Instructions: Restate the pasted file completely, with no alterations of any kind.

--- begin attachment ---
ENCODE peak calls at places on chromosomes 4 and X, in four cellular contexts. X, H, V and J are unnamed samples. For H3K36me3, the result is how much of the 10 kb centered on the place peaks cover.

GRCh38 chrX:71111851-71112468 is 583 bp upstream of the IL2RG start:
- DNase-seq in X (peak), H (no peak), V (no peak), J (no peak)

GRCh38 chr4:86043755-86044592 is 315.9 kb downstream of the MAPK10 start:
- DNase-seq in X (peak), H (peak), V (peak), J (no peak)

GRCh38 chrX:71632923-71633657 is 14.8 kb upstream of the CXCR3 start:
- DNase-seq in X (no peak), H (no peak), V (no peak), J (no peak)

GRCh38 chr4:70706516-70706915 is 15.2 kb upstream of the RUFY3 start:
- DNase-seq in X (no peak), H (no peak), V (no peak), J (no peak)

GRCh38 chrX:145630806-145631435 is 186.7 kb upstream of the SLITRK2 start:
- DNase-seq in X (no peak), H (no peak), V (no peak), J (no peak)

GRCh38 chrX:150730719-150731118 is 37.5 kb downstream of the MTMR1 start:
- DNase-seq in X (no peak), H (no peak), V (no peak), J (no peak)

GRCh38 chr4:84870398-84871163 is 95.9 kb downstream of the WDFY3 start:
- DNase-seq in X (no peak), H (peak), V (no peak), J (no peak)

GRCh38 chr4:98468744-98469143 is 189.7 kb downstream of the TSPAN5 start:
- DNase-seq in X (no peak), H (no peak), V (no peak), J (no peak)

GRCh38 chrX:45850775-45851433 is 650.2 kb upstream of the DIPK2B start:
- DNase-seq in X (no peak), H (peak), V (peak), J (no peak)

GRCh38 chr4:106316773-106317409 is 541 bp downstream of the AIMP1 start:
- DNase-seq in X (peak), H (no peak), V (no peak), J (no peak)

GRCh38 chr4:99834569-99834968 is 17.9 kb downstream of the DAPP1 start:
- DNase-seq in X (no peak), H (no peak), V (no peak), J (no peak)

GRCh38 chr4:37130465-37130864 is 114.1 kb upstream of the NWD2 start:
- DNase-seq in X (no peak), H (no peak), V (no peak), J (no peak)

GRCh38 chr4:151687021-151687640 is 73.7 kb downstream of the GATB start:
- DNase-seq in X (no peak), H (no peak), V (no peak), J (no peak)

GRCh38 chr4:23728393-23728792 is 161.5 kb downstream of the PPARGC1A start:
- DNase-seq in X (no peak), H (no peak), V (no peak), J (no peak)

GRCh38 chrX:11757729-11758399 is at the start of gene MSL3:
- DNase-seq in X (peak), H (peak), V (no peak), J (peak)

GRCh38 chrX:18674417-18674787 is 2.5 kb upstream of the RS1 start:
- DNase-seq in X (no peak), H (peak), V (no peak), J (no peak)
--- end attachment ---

ENCODE peak calls at places on chromosomes 4 and X, in four cellular contexts. X, H, V and J are unnamed samples. For H3K36me3, the result is how much of the 10 kb centered on the place peaks cover.

GRCh38 chrX:71111851-71112468 is 583 bp upstream of the IL2RG start:
- DNase-seq in X (peak), H (no peak), V (no peak), J (no peak)

GRCh38 chr4:86043755-86044592 is 315.9 kb downstream of the MAPK10 start:
- DNase-seq in X (peak), H (peak), V (peak), J (no peak)

GRCh38 chrX:71632923-71633657 is 14.8 kb upstream of the CXCR3 start:
- DNase-seq in X (no peak), H (no peak), V (no peak), J (no peak)

GRCh38 chr4:70706516-70706915 is 15.2 kb upstream of the RUFY3 start:
- DNase-seq in X (no peak), H (no peak), V (no peak), J (no peak)

GRCh38 chrX:145630806-145631435 is 186.7 kb upstream of the SLITRK2 start:
- DNase-seq in X (no peak), H (no peak), V (no peak), J (no peak)

GRCh38 chrX:150730719-150731118 is 37.5 kb downstream of the MTMR1 start:
- DNase-seq in X (no peak), H (no peak), V (no peak), J (no peak)

GRCh38 chr4:84870398-84871163 is 95.9 kb downstream of the WDFY3 start:
- DNase-seq in X (no peak), H (peak), V (no peak), J (no peak)

GRCh38 chr4:98468744-98469143 is 189.7 kb downstream of the TSPAN5 start:
- DNase-seq in X (no peak), H (no peak), V (no peak), J (no peak)

GRCh38 chrX:45850775-45851433 is 650.2 kb upstream of the DIPK2B start:
- DNase-seq in X (no peak), H (peak), V (peak), J (no peak)

GRCh38 chr4:106316773-106317409 is 541 bp downstream of the AIMP1 start:
- DNase-seq in X (peak), H (no peak), V (no peak), J (no peak)

GRCh38 chr4:99834569-99834968 is 17.9 kb downstream of the DAPP1 start:
- DNase-seq in X (no peak), H (no peak), V (no peak), J (no peak)

GRCh38 chr4:37130465-37130864 is 114.1 kb upstream of the NWD2 start:
- DNase-seq in X (no peak), H (no peak), V (no peak), J (no peak)

GRCh38 chr4:151687021-151687640 is 73.7 kb downstream of the GATB start:
- DNase-seq in X (no peak), H (no peak), V (no peak), J (no peak)

GRCh38 chr4:23728393-23728792 is 161.5 kb downstream of the PPARGC1A start:
- DNase-seq in X (no peak), H (no peak), V (no peak), J (no peak)

GRCh38 chrX:11757729-11758399 is at the start of gene MSL3:
- DNase-seq in X (peak), H (peak), V (no peak), J (peak)

GRCh38 chrX:18674417-18674787 is 2.5 kb upstream of the RS1 start:
- DNase-seq in X (no peak), H (peak), V (no peak), J (no peak)